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David Benham met with Donald Trump recently.
David Benham met with Donald Trump recently. (Reuters / Russell Cheyne)

We met with Trump yesterday. This is what I woke up thinking. I've kept it raw and unpolished, so pardon some of my disconnecting thoughts.

We brought our dad and my oldest son to the meeting in New York City. We were like a microcosm of the greater culture, from Millennial to X'er through Boomer. 

As we debriefed at the airport on the way home, my dad said God could use Trump to shake up America. My son said Trump was fake and dodged the tough questions. But something wasn't sitting right in my spirit, and I couldn't really put a finger on it ... until this morning.

The church's identity rests not as a voting block but as a voice for truth—"the pillar and foundation" of it, actually (1 Tim. 3:15). In the early years of the Moral Majority, Christians chose to elect only leaders with a biblical worldview and good character. While this is noble and helped elect many godly leaders, I believe it has become an identity in the evangelical community over the years. Today, it seems the main thrust of the evangelical voice surfaces primarily during election season. So we try to gather in unity around the most electable leaders, like Donald Trump, who simply pander to us to get our vote.

Voting is vitally important—I get it. As a citizen of heaven I am commanded by God to be a good citizen on earth (Golden Rule, salt and light, give to Caesar, and so on), so voting is my duty as an American—but it's not my identity as a Christian. Whether Hillary or Trump is in the White House, my mission remains the same. I am an ambassador of Christ transforming the culture around me through the life-changing power of Jesus (2 Cor. 5:17-20). I should be God's agent of change, bringing lives, marriages, families and culture back to God's best for human flourishing. If the checkbook is out of balance it simply needs to be reconciled, which is where culture is today.

In light of this, the Christian's first instinct should be to listen to the Spirit, not look for a strategy. While the Holy Spirit often gives good strategy, sometimes what He speaks doesn't seem strategic at all. Think of Jeremiah's message to Israel against an alliance with Egypt to protect them from war and famine (Jer. 42). Consider Noah's call to build an ark ... when no one had even heard of rain before (Heb. 11:7). Remember Christ—our King—was born in a feeding trough and killed on a wooden tree. Do we see as God sees? It takes spiritual eyes, not strategic ideas.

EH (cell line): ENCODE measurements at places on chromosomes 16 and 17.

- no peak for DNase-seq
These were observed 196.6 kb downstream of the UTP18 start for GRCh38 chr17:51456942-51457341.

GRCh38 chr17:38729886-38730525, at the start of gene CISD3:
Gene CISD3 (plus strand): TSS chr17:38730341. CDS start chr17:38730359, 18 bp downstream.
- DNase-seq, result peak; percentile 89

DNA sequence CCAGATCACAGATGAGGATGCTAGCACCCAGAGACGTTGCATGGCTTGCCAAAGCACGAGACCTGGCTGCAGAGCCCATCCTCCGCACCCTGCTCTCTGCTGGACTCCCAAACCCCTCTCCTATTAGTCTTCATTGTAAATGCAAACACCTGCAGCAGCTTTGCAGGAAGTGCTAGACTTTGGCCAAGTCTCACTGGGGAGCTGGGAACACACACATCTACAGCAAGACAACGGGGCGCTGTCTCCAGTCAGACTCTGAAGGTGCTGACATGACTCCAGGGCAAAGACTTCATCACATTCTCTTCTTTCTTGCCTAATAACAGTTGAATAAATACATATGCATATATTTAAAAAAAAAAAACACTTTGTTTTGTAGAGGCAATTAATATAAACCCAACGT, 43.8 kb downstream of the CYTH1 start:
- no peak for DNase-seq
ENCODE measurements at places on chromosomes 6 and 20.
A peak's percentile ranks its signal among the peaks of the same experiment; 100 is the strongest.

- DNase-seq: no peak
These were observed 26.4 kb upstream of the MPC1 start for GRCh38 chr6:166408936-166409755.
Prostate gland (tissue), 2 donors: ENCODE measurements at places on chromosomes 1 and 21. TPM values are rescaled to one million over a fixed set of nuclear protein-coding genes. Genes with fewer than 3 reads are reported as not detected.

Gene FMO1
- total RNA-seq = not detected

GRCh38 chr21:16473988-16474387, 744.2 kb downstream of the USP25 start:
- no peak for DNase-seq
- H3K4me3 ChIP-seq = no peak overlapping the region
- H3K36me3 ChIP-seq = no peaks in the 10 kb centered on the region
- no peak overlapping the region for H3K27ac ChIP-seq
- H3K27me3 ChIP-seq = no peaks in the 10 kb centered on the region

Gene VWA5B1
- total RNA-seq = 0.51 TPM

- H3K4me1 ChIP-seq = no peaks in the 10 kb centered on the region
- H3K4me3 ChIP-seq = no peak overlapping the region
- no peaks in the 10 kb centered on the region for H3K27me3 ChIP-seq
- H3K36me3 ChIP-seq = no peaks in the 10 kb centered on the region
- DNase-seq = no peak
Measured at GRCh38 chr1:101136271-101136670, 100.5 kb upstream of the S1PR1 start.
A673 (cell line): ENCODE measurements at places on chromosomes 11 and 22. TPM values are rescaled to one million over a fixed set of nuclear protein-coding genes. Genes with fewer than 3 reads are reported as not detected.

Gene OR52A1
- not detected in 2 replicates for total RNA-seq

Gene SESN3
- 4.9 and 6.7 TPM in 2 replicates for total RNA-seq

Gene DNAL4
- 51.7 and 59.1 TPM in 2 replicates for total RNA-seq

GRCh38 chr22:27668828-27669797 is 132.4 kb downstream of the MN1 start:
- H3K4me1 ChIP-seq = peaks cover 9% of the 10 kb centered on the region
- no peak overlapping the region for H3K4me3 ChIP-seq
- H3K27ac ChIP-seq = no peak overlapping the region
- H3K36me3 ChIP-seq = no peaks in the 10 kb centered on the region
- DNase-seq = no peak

For decades the evangelical community has strategized to the hilt to affect culture through elections. Yet, in my opinion, we've missed what the Spirit has been trying to say for quite some time. Again, I'm all for working hard in elections, but I believe the Spirit is speaking and we should listen. So while sitting in the Trump meeting I bowed my head and quietly prayed, "Lord, what are you saying here? What do you want to hear from us?"

I instantly felt the whisper of the Spirit to read Psalm 106 as a message for this group of leaders:

""But they mixed among the nations and learned their deeds; they served their idols, which were a snare to them. Yes, they sacrificed their sons and their daughters to demons, and poured out innocent blood, even the blood of their sons and of their daughters, whom they sacrificed to the idols of Canaan, and the land was polluted with blood. Thus were they defiled by their acts and acted like whores with these actions.

 "Therefore the wrath of the Lord was kindled against His people, and He abhorred His own inheritance. He gave them into the hand of the nations, and those who hated them ruled over them. Their enemies also oppressed them, and Israel was brought into subjection under their powerful hand. Many times He delivered them, but they were rebellious against Him with their counsel, and were afflicted for their iniquity. 

"Nevertheless, He regarded their affliction, when He heard their cry: and He remembered on their behalf His covenant and relented according to the greatness of His mercies. He made them pitied among all those who held them captive" (Ps. 106:35-47, MEV, emphasis added).

I believe the distress that has come upon us in this nation is meant to generate in the Church a genuine cry of repentance—a true spiritual revival. We've filled our land from sea to shining sea with the innocent blood of the unborn, and we're prostrating ourselves before idols of every kind. As a result, leaders that hate us, and everything about us, rule over us.

Spiritually speaking, the Lord healed the brokenness of the nation when His people cried out to Him. And until we get to this point as Evangelicals in America, no amount of strategy around Trump, or any other leader, is going to fix it. The distress and darkness is going to continue.

Interestingly, after Trump spoke we listened to a panel of leaders from across various spheres of influence give their thoughts, and the common theme was how we have to stand against the horrific leaders we have in our nation, especially Hillary. I couldn't help but re-read Psalm 106, realizing that a spiritual cry of repentance is needed long before a strategic call to Republicans.

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